Rigorous program, check. Well-rounded technical training, check. Purposeful liberal arts curriculum, check. Study your craft abroad, check! If you are looking for all the above, the Joan Phelps Palladino School of Dance at Dean College truly has it all.

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Lopez in Circus Polka. Photo by Alexander Iziliaev, Courtesy MCB.

When Miami City Ballet artistic director Lourdes Lopez was a principal dancer at New York City Ballet, she missed her opportunity to honor Jerome Robbins onstage. "Every time there was a celebration for Jerry, I was either injured or had just retired," says Lopez. "I was never able to publicly thank him onstage for all that he taught us and the beauty he left us."

But when Lopez was planning MCB's Jerome Robbins Celebration for the 100th anniversary of the legend's birth, she saw an opportunity. She asked the Robbins Trust to allow her to perform the Ringmaster in Robbins' Circus Polka, a role the choreographer originated himself.

Keep reading at dancemagazine.com.


Videos are a great alternative when auditioning in person isn't possible. Here are some general guidelines for making a good impression.

1. Follow directions. Before filming, research what each school you're interested in requires. "It demonstrates your ability to follow instructions, and schools pay attention to that," says Kate Lydon, artistic director of American Ballet Theatre's summer intensives and the ABT Studio Company. "If the guidelines haven't been followed, your video might not be watched the whole way through." You may need to make multiple versions to accommodate different schools.

2. Videos should be no longer than 10 minutes. "Keep it short, simple and direct," advises Philip Neal, dance department chair at The Patel Conservatory and artistic director of Next Generation Ballet. "You have to be sensitive to how much time the director has to sit down and look at it." Barre can be abbreviated, showing only one side per exercise, alternating. Directors will be looking at fundamentals—placement, turnout, leg lines, stability—but don't ignore musicality or movement quality. Make sure music choices match combinations and are correctly synced in the footage.

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I want to be a professional dancer, but my parents won't listen. They either don't think I can do it (contrary to what my teachers have said) or they won't let me take the necessary steps to become a professional. Please help. —Audrey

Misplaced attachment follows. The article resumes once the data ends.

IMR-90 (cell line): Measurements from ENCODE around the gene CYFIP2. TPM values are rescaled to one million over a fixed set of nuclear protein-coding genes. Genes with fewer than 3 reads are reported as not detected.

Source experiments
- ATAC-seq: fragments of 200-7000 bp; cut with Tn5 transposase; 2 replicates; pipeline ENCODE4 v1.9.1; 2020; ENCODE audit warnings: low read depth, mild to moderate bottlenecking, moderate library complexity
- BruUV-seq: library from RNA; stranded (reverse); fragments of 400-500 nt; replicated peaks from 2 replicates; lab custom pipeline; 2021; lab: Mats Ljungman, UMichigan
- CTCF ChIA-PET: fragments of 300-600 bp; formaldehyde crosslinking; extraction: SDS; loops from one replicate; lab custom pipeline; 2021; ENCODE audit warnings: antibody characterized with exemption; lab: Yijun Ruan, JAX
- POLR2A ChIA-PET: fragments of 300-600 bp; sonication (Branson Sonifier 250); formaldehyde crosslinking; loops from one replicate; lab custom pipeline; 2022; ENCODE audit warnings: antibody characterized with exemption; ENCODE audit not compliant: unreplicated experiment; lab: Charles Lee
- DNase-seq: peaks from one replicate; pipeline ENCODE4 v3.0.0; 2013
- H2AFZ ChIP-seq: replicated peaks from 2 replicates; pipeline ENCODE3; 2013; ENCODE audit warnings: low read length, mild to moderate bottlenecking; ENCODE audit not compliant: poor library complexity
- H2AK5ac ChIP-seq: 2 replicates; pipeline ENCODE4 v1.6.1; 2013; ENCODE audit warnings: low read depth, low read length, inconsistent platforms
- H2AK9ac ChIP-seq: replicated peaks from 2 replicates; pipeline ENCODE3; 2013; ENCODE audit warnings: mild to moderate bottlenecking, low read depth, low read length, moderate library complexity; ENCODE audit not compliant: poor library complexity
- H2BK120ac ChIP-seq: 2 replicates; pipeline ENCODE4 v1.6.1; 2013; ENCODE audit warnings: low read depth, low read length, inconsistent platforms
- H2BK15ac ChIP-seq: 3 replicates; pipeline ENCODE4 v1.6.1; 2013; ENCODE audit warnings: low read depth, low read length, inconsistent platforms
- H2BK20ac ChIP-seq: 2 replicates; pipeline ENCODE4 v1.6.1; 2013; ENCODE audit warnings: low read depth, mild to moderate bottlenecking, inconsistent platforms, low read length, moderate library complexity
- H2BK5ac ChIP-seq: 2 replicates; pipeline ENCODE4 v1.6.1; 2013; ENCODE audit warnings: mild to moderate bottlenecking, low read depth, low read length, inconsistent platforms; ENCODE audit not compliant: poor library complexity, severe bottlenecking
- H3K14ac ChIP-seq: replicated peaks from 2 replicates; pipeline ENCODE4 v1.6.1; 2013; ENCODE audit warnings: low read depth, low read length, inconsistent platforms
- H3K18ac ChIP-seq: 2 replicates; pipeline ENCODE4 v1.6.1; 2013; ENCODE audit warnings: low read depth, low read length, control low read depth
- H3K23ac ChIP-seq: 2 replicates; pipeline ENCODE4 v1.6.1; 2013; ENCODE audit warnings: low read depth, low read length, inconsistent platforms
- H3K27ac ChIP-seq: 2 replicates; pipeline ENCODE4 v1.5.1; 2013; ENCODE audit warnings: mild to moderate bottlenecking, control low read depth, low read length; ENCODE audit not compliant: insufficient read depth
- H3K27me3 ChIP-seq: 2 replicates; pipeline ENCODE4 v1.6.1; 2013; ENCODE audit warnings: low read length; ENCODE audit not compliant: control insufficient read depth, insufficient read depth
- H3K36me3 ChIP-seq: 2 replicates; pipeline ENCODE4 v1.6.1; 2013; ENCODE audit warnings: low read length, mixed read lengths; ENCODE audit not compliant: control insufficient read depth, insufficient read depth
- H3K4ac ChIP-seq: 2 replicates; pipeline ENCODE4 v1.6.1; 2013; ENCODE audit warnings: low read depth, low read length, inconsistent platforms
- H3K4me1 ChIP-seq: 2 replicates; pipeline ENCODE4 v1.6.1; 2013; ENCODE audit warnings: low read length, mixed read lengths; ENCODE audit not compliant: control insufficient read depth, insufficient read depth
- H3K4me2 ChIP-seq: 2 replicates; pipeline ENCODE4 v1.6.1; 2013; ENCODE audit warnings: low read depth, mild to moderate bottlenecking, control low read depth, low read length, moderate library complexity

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They say that pigeons mate for life—perhaps that's why these birds naturally symbolize the young lovers in Sir Frederick Ashton's The Two Pigeons. In these two clips from a 1987 performance in Pisa, Alessandra Ferri and Robert LaFosse—then stars with American Ballet Theatre and New York City Ballet, respectively—dance a rapturous pas de deux at the end of Act II. With tiny pricks of her feet and bird-like flaps of her elbows in Part 1, Ferri marks her anguish, thinking she's been abandoned for another woman. Later, both she and LaFosse grow more and more entangled as they reconcile, Ferri dancing with the passionate abandon she's famous for. I love how in Part 2 (0:20), they can't seem to get enough of each other as their necks arch and intertwine. At the end of the ballet, two pigeons fly in to perch symbolically on the chair—er, there's supposed to be two. It looks like one missed its cue at this performance! No matter—Ferri and LaFosse's dancing make it clear that these young lovers are meant to be together for life. Happy #TBT!

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Summer Study Advice
The author at 13, rehearsing at her home studio, Ballet Arts Theater, in Endicott, NY. Courtesy McGuire.

This story originally appeared in the December 2010/January 2011 issue of Pointe.

As a young student at a small ballet school in upstate New York, I was obsessed with getting into the School of American Ballet. From the age of 10, I entered class each day with the ultimate goal of studying at SAB dangling before me like a carrot on a stick. Every effort I made, every extra class I took was for the sole purpose of getting into what I thought was the only ballet school that really mattered.

I auditioned for SAB's summer program for the first time when I was 12. In the weeks that followed, I became a vulture hovering over my family's mail, squawking at my mother if the day's letters were not presented for my inspection when I walked through the door. The day the letter finally arrived, it was thin and limp. I cried for a week as I dealt with the crushing feeling of rejection for one of the first times in my life.

My mind filled with questions and self-doubt. What was wrong with me? Why wasn't I good enough? I figured I must be too fat, too slow, my feet too flat. I had worked so hard. I had wished on every fallen eyelash and dead dandelion in pursuit of my single goal, just to have a three-paragraph form letter conclude that I was a failure. For a while, I let myself wallow in the comfort of my resentment, content to believe that success should have come easily, and that to fall was the same as to fail.